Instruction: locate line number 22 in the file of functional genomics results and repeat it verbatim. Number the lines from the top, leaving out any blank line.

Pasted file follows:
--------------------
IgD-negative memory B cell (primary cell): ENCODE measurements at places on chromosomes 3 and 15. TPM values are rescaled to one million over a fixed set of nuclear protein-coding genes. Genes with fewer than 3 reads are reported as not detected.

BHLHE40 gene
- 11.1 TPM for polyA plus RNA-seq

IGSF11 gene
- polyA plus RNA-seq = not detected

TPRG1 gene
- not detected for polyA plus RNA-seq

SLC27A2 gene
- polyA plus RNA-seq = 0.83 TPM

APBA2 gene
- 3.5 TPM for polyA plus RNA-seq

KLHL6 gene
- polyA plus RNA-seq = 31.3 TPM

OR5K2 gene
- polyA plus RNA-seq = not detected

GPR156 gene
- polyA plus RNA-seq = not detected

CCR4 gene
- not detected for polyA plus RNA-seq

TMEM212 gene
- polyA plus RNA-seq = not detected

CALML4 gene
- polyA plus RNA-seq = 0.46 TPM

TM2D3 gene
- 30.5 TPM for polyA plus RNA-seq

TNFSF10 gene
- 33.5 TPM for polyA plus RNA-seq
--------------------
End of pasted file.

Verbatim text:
CALML4 gene